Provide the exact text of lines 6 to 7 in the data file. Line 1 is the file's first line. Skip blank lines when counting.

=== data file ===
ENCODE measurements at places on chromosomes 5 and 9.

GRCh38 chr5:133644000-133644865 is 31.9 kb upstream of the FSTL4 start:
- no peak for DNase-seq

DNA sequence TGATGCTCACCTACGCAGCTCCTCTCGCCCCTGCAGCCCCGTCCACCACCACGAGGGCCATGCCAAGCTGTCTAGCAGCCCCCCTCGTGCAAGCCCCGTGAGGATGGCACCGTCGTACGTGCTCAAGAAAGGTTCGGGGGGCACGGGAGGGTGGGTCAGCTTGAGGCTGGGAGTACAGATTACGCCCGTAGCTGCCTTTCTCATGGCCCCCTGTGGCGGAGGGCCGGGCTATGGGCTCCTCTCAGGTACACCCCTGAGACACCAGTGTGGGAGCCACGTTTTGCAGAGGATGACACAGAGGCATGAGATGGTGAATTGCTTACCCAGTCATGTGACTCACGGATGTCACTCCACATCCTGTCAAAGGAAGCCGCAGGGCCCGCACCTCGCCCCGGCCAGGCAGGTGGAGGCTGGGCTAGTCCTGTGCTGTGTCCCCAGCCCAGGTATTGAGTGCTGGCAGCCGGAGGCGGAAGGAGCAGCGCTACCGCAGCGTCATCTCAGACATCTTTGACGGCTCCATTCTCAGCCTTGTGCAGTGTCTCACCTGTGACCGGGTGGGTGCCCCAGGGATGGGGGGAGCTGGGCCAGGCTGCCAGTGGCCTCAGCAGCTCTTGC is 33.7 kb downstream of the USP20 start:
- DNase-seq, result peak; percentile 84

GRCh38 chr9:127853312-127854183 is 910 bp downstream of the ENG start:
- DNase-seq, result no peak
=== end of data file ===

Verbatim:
GRCh38 chr9:127853312-127854183 is 910 bp downstream of the ENG start:
- DNase-seq, result no peak